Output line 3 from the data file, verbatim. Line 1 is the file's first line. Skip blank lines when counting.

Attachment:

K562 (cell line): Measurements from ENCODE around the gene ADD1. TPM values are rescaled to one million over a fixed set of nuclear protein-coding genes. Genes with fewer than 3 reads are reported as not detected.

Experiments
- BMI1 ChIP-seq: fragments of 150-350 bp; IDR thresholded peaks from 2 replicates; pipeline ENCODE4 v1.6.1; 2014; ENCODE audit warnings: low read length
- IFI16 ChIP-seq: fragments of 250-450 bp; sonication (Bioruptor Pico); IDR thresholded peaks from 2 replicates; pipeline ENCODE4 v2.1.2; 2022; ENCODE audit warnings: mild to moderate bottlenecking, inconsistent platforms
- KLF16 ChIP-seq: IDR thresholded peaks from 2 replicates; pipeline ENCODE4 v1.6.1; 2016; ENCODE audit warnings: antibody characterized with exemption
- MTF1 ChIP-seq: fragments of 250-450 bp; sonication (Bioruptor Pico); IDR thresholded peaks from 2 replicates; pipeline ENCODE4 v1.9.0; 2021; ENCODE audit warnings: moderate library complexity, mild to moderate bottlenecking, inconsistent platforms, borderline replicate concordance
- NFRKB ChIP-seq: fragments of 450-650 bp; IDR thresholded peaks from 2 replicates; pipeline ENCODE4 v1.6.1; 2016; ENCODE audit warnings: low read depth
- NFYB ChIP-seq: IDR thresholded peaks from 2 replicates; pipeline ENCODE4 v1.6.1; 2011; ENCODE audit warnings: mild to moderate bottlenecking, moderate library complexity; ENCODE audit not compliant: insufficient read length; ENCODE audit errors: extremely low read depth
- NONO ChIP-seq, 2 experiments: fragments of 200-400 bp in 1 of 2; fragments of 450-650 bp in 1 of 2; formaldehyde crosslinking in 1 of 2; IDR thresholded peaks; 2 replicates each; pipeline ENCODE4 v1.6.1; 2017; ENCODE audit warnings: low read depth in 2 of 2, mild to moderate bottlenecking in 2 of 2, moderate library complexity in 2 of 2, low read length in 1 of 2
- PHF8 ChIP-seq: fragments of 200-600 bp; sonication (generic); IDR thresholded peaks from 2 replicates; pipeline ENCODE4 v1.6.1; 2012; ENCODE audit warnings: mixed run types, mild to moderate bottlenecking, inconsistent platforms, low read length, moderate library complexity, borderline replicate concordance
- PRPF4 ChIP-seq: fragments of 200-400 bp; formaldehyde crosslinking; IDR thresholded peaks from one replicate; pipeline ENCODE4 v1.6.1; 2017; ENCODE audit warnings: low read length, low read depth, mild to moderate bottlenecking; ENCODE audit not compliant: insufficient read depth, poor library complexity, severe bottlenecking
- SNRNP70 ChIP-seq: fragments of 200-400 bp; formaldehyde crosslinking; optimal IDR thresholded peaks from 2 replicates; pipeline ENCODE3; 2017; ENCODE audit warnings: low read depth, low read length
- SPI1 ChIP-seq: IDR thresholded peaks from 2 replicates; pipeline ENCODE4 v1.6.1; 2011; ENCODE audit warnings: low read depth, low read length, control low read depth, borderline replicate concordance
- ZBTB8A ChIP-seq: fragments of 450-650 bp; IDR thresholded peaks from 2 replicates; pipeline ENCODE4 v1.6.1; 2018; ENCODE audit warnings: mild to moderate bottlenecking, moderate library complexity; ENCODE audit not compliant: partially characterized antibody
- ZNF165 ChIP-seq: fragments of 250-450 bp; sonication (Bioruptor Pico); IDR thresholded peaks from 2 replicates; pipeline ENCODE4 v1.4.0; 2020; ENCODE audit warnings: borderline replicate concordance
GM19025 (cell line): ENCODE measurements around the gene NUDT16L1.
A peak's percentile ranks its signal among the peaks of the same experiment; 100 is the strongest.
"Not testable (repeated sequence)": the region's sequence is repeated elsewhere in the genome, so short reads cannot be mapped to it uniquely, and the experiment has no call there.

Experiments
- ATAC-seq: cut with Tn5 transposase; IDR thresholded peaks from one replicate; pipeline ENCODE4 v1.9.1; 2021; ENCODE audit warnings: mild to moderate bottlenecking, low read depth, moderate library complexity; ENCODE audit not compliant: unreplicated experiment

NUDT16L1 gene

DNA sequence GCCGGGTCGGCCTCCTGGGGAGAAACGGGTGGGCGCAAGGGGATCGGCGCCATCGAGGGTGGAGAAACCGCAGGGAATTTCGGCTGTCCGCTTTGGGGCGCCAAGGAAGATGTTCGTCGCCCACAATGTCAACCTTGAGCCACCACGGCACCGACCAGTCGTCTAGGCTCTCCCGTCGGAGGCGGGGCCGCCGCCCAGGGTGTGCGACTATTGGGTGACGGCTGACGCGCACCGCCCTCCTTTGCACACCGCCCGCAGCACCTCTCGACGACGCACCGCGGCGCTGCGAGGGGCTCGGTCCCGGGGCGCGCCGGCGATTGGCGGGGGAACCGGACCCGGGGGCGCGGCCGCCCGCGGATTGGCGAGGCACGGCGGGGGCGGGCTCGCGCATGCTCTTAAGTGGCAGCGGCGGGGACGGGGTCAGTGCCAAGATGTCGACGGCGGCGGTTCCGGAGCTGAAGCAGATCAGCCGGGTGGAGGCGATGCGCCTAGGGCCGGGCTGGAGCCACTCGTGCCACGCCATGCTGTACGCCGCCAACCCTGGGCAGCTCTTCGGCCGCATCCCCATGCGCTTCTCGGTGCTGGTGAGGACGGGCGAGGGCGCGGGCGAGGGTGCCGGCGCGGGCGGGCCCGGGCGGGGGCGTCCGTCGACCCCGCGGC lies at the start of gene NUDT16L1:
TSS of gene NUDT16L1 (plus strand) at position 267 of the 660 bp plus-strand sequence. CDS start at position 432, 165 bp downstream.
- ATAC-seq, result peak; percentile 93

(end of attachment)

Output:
- BMI1 ChIP-seq: fragments of 150-350 bp; IDR thresholded peaks from 2 replicates; pipeline ENCODE4 v1.6.1; 2014; ENCODE audit warnings: low read length